Ben was hunkered near the back wall. He'd been caught in the middle of the building and had run a gauntlet of gunfire to reach the nail kegs where he'd gained a few moments of respite. The wounded man searched the gloomy interior for some sign of his attackers. He inhaled slowly, measuring every breath. And he listened for the telltale creak of timber, the misplaced step, anything, no matter how subtle. He glanced toward the back door and figured it opened onto a pier. While calculating his chances of reaching the door without being shot, Ben caught a glimpse of a stoop-shouldered, bearded man in a wool cap. He darted through a patch of moonlight that streamed through an unshuttered window just beyond the back door.
That's one, Ben silently counted. A gunshot sounded to his left and a bullet fanned his cheek before exploding a fist-sized chunk out of a nail keg. He caught a faceful of woody debris and dropped to the floor. That's two.
"I got him, Seth!" a voice bellowed. Heavy steps thudded on the wooden floor. Fabric ripped as this second attacker tore his shirt on the splintery corner of a crate.
"Be careful, Justin," Seth, the stoop-shouldered man nearest the pier door, shouted out.
"Careful, sheet-it. You just want first claim on his boots. Well, you're too late. I shot him plumb dead. Right through the brisket. I seen him fall."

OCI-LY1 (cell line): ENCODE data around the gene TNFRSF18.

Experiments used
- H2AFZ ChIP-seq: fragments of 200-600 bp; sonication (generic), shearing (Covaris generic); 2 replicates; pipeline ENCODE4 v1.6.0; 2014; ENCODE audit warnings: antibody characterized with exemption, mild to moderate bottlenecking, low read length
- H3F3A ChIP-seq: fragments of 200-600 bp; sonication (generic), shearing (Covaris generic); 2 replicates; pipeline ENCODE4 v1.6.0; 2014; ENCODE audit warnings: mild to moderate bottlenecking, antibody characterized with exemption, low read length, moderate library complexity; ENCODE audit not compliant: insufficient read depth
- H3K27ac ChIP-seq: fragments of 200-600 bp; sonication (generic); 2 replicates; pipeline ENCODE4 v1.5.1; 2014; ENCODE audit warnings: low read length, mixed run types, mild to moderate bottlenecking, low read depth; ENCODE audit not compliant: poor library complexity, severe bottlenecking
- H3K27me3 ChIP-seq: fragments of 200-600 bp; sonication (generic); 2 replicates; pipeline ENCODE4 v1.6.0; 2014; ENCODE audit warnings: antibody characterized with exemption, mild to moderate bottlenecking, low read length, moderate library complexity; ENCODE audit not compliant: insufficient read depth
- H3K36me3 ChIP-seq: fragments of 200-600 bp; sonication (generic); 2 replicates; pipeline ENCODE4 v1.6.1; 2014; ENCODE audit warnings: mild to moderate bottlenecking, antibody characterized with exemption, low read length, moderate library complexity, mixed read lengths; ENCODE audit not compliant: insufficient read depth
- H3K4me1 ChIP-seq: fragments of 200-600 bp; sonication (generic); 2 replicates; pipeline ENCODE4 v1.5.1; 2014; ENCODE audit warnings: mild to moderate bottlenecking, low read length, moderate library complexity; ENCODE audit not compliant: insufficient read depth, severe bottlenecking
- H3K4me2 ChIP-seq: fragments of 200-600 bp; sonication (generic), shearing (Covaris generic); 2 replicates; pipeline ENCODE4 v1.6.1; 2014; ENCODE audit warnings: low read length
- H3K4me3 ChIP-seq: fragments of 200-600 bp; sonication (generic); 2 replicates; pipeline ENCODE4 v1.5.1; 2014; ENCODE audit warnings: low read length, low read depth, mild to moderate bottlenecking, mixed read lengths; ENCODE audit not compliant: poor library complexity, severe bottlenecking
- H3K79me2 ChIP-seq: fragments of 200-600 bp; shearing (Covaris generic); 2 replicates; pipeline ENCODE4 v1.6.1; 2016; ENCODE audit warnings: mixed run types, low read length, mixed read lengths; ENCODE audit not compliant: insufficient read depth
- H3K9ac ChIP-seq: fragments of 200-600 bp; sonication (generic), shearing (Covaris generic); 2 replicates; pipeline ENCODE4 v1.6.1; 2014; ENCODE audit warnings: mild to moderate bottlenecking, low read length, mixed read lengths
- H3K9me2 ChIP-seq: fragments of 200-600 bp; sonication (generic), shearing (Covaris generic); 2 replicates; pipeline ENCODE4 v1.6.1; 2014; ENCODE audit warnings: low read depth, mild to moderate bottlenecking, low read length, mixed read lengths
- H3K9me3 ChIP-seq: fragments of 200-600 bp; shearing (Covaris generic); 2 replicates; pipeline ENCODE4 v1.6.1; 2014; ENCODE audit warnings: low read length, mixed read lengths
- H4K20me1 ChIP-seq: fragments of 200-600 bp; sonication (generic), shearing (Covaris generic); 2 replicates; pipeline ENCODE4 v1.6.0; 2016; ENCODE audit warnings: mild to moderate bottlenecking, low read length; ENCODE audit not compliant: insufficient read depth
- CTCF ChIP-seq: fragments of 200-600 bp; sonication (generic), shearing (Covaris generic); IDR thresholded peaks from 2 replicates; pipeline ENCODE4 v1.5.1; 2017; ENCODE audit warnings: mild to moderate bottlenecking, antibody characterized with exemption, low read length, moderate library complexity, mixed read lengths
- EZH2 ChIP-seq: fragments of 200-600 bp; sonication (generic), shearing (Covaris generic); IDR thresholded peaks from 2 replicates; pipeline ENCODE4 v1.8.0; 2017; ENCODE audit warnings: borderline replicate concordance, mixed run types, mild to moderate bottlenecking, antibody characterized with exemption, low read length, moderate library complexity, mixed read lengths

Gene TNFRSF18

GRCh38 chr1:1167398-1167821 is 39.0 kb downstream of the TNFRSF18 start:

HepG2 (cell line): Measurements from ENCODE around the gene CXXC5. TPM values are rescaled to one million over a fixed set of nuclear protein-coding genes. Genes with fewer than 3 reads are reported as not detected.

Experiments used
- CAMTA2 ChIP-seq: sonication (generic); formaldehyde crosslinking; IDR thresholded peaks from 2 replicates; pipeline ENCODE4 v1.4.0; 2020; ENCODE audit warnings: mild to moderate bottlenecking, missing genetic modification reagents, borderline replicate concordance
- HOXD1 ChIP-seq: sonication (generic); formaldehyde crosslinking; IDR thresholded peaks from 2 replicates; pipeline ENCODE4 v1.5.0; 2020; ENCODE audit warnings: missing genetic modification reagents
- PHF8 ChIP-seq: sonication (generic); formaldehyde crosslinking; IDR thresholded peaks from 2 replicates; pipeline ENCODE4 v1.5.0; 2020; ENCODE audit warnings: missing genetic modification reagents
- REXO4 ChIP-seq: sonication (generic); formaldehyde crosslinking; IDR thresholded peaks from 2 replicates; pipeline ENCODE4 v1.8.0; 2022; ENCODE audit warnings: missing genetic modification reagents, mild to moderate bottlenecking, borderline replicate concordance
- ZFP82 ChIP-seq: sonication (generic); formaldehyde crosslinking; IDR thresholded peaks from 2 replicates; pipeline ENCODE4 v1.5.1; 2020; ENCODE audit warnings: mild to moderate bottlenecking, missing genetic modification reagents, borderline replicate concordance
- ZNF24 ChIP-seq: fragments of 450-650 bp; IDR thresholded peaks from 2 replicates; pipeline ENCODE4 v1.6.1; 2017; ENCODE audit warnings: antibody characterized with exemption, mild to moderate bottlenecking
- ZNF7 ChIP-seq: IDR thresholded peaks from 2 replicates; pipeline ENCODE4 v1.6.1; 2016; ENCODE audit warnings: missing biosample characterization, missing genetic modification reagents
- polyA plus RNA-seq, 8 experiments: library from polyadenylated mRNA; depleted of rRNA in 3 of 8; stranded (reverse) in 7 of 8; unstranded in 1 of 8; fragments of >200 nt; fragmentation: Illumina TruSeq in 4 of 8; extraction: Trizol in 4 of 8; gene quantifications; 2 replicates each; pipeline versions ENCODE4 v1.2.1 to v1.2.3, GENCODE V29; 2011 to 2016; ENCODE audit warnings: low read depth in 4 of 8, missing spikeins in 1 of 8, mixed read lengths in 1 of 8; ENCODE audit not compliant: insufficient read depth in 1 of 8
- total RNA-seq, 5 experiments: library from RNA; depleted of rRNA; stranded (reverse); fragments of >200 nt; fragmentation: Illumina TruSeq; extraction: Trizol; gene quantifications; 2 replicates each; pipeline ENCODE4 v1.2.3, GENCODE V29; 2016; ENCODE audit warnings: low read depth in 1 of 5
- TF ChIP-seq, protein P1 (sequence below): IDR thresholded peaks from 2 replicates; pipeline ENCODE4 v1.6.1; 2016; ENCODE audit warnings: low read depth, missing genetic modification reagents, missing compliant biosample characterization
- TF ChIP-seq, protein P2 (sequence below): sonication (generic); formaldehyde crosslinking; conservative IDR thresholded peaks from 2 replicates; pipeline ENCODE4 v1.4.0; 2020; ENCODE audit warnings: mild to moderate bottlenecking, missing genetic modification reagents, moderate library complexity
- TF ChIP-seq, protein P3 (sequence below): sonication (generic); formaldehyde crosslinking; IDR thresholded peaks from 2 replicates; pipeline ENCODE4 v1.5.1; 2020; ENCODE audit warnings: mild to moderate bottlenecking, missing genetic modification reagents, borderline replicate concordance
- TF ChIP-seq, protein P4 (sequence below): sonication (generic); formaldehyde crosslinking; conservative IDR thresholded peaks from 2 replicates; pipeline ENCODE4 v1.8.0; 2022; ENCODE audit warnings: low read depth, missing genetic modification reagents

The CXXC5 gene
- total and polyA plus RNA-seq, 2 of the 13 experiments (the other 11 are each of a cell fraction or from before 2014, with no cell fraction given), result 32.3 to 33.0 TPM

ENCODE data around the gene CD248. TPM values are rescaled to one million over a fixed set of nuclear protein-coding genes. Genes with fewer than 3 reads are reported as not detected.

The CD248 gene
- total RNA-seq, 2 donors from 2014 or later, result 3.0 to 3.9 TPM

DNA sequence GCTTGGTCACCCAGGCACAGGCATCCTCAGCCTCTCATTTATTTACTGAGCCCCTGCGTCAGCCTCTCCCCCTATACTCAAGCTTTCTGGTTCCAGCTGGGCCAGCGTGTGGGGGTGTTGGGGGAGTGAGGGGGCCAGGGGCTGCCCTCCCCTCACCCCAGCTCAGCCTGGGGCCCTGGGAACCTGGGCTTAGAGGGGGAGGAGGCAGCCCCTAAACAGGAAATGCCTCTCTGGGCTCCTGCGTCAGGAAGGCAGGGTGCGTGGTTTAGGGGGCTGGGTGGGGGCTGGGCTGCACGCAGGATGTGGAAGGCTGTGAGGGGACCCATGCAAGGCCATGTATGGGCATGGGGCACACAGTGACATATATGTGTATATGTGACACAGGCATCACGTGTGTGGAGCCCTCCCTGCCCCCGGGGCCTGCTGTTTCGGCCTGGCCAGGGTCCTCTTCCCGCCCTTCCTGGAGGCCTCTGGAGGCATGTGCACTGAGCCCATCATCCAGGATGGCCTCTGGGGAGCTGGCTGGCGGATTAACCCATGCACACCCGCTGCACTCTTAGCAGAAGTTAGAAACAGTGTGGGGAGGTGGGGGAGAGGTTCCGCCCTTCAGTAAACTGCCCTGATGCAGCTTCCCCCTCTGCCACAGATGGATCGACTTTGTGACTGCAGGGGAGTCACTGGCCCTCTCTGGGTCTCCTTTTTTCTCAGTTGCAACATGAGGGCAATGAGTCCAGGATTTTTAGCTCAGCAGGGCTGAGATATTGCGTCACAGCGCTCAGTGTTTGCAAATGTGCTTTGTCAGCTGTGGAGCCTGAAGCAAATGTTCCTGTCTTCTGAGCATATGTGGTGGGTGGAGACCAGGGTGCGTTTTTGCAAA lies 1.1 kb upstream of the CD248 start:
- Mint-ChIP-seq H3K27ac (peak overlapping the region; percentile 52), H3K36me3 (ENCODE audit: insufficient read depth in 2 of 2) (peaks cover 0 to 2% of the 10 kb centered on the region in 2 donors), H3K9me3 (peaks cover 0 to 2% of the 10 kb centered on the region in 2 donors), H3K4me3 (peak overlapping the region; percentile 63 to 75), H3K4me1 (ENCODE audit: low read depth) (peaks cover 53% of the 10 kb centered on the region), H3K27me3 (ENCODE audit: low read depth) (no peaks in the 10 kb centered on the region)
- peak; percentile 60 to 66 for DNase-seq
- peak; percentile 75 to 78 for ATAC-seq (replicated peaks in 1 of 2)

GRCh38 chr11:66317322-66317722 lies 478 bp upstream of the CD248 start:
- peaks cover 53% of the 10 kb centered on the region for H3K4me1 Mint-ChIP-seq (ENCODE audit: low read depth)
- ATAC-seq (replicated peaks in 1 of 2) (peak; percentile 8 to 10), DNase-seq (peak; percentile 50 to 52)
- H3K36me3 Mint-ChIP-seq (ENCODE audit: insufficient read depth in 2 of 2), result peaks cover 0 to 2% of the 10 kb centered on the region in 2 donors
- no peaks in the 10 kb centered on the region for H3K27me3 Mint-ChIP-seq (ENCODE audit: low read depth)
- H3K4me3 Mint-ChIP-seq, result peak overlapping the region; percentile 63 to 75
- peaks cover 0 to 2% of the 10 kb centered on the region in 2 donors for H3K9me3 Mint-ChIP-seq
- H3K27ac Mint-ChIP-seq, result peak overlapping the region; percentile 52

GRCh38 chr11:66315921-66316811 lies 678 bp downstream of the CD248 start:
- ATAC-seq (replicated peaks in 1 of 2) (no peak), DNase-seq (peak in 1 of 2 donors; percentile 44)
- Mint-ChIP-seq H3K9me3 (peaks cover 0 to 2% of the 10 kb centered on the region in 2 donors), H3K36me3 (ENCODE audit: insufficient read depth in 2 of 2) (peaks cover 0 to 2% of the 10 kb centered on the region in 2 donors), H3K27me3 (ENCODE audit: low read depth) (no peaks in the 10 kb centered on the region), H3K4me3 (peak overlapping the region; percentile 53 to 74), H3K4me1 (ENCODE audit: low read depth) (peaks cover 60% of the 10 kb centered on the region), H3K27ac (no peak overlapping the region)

"It's too damn dark to see," Seth replied, unwilling to leave the safety of the shadows he had found. He lacked the confidence of his associate. And he'd heard stories of Ben McQueen.
"C'mon, Yankee, you're dead, ain't cha?" This assassin was not a patient man. Despite his companion's words of warning, Justin hurried down the dusty aisle between the stored goods until he reached the rear wall of the warehouse.
Ben crouched like a big cat and edged soundlessly past the kegs. His cheek bore a pattern of crimson streaks where wood splinters had stung his flesh like so many angry bees. Working his way in the dark, he brushed his crudely bandaged left arm against the corner of a workbench and had to bite his lip to keep from crying out as pain seared the length of his left side from his toes to his neck. His knees trembled, his stomach did flipflops, and he would have doubled over right then except it might have cost him his life. So Ben resisted the temptation and inhaled slowly and rode the waves of nausea and hurt. Pinpricks of light exploded on the periphery of his vision like fireworks, but he remained conscious and in control of his faculties.
Ben studied the tabletop he'd brushed against. Some worker had abandoned an assortment of wooden pulleys and other hoisting equipment, even a couple of coils of rope. Ben chose a heavy metal pulley with an iron hook at one end and two free-spinning wheels encased by a worn wooden frame. He knelt and laid his Navy Colt on the floor, hefted the pulley in his strong right hand, and hurled it toward the center of the warehouse. The man called Seth was a cool one and not about to fire blind. Justin was another story entirely. A pair of guns opened fire. The twin muzzle flashes revealed a grizzled-looking individual with stringy brown hair and close-set eyes. He was dressed in a ragged frock coat a size or two too big for him and drab blue dungarees. Unarmed, he would have presented no threat, but his booming Colts were the measure of this man.